By Terry Messmer | October 20, 2019

Restoration of the Greater Sage-grouse (Centrocercus urophasianus) Sheeprock Sage-Grouse Management Area Populations: National Public Land Policy Implications

Greater Sage-grouse restoration

Thanks to Public Lands Initiative support, we have leveraged funding from the Yamaha Corporation, the West Desert Adaptive Resources Management local working group (WDARM), the Utah Division of Wildlife Resources (UDWR), the U.S. Forest Service, and the Bureau of Land Management to translocate greater sage-grouse to the Sheeprock Sage-grouse Management Areas (SGMAs) in Juab and Tooele counties. In recent years, 10 of the 11 Utah SGMAs have shown an upward trend in the number of greater sage-grouse males counted on leks. The Sheeprock SGMA has been the notable the exception. Key threats to sage-grouse identified by WDARM include wildfire, invasive species (annual grasses and forbs), potential loss of riparian or mesic areas, predation, habitat fragmentation, dispersed recreation, and conifer encroachment. To mitigate these threats, WDARM has implemented an aggressive habitat and predation management effort that has been augmented by translocations. From 2016 to 2018, the UDWR, in partnership with Utah State University, has translocated 120 birds (90 females and 30 males) from the Parker Mountain and Box Elder SGMAs to the Sheeprock SGMA to reverse the population decline in that area.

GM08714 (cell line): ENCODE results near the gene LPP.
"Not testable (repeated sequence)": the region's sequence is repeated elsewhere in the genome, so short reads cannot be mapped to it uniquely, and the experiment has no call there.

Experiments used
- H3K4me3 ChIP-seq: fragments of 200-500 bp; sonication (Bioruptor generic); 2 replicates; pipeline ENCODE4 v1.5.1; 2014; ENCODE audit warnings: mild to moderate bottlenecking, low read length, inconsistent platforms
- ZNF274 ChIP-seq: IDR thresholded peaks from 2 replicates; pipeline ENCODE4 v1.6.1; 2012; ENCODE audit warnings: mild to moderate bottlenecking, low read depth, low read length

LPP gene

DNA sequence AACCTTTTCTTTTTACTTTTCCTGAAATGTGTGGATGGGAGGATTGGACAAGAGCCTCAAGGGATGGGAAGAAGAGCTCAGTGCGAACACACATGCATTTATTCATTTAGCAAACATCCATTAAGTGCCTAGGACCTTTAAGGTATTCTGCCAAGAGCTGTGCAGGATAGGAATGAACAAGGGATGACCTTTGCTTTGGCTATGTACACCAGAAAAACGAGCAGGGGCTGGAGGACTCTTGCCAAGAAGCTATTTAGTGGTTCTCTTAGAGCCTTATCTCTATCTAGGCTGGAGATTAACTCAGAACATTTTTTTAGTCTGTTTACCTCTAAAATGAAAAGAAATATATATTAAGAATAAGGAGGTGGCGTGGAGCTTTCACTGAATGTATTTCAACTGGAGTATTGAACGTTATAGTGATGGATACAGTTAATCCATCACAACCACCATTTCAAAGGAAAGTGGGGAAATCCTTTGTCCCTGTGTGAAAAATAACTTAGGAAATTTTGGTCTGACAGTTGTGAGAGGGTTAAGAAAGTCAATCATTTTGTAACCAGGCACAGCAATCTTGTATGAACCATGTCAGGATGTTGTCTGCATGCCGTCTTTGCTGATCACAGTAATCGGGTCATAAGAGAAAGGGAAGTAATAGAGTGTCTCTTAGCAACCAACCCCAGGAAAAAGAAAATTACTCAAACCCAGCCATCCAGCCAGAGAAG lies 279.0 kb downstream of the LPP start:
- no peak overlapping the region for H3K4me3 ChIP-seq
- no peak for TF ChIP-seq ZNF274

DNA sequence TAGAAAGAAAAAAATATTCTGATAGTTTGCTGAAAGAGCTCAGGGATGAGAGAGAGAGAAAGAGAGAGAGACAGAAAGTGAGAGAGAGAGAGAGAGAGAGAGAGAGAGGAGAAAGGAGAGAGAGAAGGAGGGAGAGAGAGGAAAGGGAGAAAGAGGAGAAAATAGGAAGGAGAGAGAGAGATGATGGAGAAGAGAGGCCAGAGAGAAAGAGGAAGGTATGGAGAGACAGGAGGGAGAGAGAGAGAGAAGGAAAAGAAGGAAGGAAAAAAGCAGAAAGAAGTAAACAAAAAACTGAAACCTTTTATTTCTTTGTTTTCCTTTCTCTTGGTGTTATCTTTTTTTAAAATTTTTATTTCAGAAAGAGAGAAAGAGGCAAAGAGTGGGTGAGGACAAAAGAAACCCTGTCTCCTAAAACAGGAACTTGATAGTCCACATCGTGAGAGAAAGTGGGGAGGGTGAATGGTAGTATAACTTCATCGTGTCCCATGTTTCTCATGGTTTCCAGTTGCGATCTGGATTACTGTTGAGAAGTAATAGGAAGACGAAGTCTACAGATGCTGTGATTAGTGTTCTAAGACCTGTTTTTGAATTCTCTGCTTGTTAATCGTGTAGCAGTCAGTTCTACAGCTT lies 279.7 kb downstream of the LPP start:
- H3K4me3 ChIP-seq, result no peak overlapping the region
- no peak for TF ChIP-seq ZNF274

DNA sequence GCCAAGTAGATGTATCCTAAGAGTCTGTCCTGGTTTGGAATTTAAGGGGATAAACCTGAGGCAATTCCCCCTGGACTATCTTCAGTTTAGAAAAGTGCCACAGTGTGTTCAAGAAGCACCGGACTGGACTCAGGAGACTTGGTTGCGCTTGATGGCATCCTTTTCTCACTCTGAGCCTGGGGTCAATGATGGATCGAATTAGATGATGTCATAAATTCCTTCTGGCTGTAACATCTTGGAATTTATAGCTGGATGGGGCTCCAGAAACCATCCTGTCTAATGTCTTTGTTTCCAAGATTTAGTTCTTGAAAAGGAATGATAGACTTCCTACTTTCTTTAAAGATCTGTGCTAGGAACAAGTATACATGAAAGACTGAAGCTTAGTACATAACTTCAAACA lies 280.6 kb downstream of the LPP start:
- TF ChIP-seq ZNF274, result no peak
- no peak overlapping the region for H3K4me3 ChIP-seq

We are monitoring translocated and resident sage-grouse to determine how they respond to habitat and predation management. We are also evaluating if habitat selection and vital rates differ for translocated and resident sage-grouse. In addition, we are studying off-highway vehicle (OHV) use patterns of recreationists in the Sheeprock area to learn if current use is impacting sage-grouse habitat-use. We are also surveying OHV users to determine their specific recreation needs. In 2018, we confirmed 17 nest initiations of which 14 hatched. In 2019, we confirmed 27 nests for radio-marked birds with a 70% success rates. The lek counts have increased 200% from a low of 19 males to over 60. This effort has demonstrated on a national scale, the state of Utah’s on-going commitment to species conservation through management.

Professor Terry Messmer, Department of Wildland Resources, director of the Berryman Institute,